Week 20 - It’s Time for Something New
Last week, I had to take the last half of Friday off due to not feeling well. It turned out to be a huge blessing, as I spent a lot of time thinking about my life, technology, and productivity. I came to a few major conclusions.
I spend way too much time entrenched in technology. My entire workday is spent in front of a screen, as well as every single one of my side projects requires time at a device. I just can’t keep doing this to myself.
My system was breaking me. What I mean is I felt like I had to manage too many details just to keep myself on track. While I can be detail oriented, I don’t thrive in that place for too long. Minutiae exhausts me.
- I have too much on my mental plate.
So, in the last week, what did I do about that?
1 - No devices after work.
I stopped wearing my Apple Watch. I don’t carry my phone with me at home. I quit reading digital books. I seldom watch television.
How’s that turned out?
- I have fewer headaches.
- I spend more focused time with my family (and it wasn’t lacking before either).
- I spend more time thinking. While making pancakes for my son, I think about my life and world vs. twitterating and emailing the moment away.
- My head feels less abuzz with trying to stay connected and is more clear.
2 - I blew up OmniFocus and GTD.
Seriously. I did. And I went paper.
Well, for the most part. I’ll get into that in a bit.
I switched to a framework called Agile Results by JD Meier. It hinges on a few main principles, and I’m adapting it to my own use case.
First, there’s a large focus on results-oriented priorities. This has helped me keep my head above water this week and focused on the right tasks, versus my previous mad rush to try to clear out OmniFocus items.
I create a new todo list every day on paper, starting with my top 3 desired results, followed by any other items that may need to get done that day. The key difference here is I don’t keep a running todo list database like I used to. We’ll see how it works long term, but so far the cognitive load is much lower for me. I feel more relaxed and able to do important things.
Second, there’s an idea about letting things “slough off”. Basically, from day to day and week to week, if a task isn’t relevant, don’t copy it over. I still have it written down in my notebook if it comes up again anyway, but the fluidity of this is freeing. In GTD, I felt like I had to be so much more adamant and decisive with every single task.
Third, AR focuses highly on just getting started and making adjustments every day/week along the way. And the adjustments feel easy and fluid, as there’s not a complex system and process I have to adjust to do it.
As I said, we’ll see how this is going in the next few weeks, but for now, it’s been very helpful for me.
I mentioned I switched to paper. This is augmented by a couple of light-use digital tools.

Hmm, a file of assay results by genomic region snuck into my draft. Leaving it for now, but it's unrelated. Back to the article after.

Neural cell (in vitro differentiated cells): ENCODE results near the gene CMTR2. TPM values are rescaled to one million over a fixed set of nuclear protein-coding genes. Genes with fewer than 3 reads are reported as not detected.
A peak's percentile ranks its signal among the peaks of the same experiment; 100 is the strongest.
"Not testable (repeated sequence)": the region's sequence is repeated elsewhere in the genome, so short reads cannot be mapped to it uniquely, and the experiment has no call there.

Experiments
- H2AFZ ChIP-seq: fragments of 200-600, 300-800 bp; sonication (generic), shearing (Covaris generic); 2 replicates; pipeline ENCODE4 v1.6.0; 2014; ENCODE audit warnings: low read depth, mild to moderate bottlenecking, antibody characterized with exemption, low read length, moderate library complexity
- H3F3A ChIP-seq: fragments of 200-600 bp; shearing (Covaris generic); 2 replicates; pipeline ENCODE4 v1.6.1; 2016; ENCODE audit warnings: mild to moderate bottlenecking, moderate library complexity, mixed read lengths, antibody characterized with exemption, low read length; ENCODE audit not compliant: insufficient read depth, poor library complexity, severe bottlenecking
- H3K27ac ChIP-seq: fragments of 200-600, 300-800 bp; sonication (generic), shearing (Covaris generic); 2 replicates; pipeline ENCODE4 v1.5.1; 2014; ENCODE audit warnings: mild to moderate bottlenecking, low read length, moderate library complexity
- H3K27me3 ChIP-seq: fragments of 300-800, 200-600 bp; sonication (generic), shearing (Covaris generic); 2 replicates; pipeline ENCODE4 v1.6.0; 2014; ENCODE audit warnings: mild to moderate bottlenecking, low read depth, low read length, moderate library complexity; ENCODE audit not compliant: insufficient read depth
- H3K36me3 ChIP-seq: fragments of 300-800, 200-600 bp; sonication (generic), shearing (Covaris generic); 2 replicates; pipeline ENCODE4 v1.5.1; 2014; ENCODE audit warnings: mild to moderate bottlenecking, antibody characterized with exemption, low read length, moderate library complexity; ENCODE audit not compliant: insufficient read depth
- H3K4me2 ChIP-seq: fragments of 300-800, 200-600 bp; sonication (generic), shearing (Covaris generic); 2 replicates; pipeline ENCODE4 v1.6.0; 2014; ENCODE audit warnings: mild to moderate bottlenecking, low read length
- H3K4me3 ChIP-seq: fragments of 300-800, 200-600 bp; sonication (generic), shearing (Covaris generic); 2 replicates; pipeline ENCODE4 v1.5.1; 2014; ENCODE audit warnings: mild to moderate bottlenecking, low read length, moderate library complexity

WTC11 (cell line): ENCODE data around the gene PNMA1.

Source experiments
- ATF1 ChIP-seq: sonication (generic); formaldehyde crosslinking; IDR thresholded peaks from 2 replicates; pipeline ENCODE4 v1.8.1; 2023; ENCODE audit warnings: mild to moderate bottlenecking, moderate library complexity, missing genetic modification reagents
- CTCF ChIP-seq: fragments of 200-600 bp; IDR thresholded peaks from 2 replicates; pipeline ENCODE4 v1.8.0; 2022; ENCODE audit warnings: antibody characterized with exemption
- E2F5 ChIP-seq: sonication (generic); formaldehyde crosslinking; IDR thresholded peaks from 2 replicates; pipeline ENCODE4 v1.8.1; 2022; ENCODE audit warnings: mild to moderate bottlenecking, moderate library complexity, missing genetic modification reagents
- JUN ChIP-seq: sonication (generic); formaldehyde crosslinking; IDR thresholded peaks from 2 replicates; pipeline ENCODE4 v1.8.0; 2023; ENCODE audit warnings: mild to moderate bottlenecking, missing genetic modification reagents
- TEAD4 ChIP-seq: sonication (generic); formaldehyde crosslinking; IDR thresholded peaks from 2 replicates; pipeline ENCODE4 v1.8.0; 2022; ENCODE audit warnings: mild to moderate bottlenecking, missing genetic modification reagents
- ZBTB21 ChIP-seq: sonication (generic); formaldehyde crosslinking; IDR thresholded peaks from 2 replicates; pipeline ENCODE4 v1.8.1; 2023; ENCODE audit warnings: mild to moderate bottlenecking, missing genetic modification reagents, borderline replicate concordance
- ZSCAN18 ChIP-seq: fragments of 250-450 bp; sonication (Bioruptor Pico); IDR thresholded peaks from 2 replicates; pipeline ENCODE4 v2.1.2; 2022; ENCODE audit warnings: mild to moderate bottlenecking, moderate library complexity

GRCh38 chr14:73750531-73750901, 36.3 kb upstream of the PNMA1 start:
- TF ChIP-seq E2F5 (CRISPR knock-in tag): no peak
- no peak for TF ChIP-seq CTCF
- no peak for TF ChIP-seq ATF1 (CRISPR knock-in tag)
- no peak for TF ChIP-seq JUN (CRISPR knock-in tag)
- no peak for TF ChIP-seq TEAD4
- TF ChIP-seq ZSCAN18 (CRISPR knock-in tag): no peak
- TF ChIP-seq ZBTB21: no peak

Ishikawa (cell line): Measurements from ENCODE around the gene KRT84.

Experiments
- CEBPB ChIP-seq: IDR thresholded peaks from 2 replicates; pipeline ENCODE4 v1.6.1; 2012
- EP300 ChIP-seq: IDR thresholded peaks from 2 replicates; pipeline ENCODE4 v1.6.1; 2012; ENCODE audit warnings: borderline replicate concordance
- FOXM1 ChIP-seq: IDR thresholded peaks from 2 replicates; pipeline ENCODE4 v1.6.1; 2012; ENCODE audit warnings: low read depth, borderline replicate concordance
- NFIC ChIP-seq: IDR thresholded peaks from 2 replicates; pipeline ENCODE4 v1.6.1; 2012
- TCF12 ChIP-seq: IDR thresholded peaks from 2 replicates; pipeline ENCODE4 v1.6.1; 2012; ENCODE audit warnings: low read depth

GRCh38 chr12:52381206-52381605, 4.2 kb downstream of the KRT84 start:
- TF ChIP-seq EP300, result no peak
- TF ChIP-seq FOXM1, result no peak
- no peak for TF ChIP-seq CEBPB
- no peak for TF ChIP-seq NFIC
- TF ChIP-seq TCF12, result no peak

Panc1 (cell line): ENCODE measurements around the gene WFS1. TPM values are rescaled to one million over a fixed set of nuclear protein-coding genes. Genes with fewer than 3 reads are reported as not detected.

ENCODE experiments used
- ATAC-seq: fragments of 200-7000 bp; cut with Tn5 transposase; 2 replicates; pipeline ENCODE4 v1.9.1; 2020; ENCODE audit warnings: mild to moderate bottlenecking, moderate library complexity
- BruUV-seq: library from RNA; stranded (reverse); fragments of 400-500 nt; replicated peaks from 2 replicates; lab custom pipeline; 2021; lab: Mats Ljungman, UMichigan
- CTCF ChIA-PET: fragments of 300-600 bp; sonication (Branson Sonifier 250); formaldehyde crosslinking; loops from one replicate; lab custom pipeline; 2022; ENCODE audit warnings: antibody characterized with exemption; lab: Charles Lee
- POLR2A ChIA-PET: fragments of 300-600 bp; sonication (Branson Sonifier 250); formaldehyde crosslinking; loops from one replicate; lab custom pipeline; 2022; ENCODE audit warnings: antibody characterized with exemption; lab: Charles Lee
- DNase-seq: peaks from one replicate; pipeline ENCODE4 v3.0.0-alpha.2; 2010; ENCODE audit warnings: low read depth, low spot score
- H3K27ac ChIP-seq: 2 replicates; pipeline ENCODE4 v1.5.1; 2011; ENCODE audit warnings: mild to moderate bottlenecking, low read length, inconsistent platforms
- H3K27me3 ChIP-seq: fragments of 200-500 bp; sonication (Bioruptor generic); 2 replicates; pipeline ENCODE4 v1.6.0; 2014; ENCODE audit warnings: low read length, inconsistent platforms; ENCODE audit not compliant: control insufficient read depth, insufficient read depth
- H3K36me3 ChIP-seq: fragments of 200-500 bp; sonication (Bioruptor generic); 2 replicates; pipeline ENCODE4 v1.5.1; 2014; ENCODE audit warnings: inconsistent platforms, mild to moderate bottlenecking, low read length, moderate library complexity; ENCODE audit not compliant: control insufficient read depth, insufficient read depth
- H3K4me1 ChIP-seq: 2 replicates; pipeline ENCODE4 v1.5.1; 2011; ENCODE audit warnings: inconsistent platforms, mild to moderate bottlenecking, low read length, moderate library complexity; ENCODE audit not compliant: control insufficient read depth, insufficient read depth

Paper is used for:
- Daily priorities
- Daily task lists
- Weekly priorities
- Daily & weekly journals
There are a few items I still need some sort of a due reminder for. Those items are going into 2Do.
There’s maybe 10-15 items that fit in this category (take out the trash on Thursdays, etc.)
High-level planning (and routine checklists) are located in Trello. I have 4 boards set up (Scripts, Hotspots, Personal, and Work). Scripts has the most items, as it’s a simple reference checklist repository. The rest have no more than 10-15 items on each. It’s a simple way I can quickly see a high level visual view of my priorities, what’s active, what’s backlogged, etc.
Every morning, I review the priorities and create a todo list.
Every evening, I create my priorities for the next day.
Every Friday, I review it all, journal what went well and didn’t, and set the priorities for the next week.
That’s really all it is.
What was the switch like?
The first day I felt like I was losing my mind. I didn’t have a “backlog” in place, nor due task alerts. A few days later, that all went away, and I’ve been doing well ever since.
3 - I abandoned everything.
Okay, well not everything. But all of my side projects are officially on indefinite hiatus. I’m no longer thinking about them in every moment. They weren’t really all that important anyway. Plus, I like my job.
I abandoned Twitter and Facebook. Too much input. Plus, Cal Newport’s TEDx talk on this convinced me how terrible social media is.
Same thing with RSS, and most of my podcasts. I’ll keep a few, but will likely sporadically listen instead of every free moment alone in the car.
I quit reading news for the most part.
And I’ll tell you what, I needed this break from input. Might I come back to some of them? Maybe. At this point, likely not. My head is so much more clear.
I have mental space (and time) to focus on what’s really important to me – my spiritual life, family, friends, and work. Honestly, I don’t know if I need that much more in my life right now.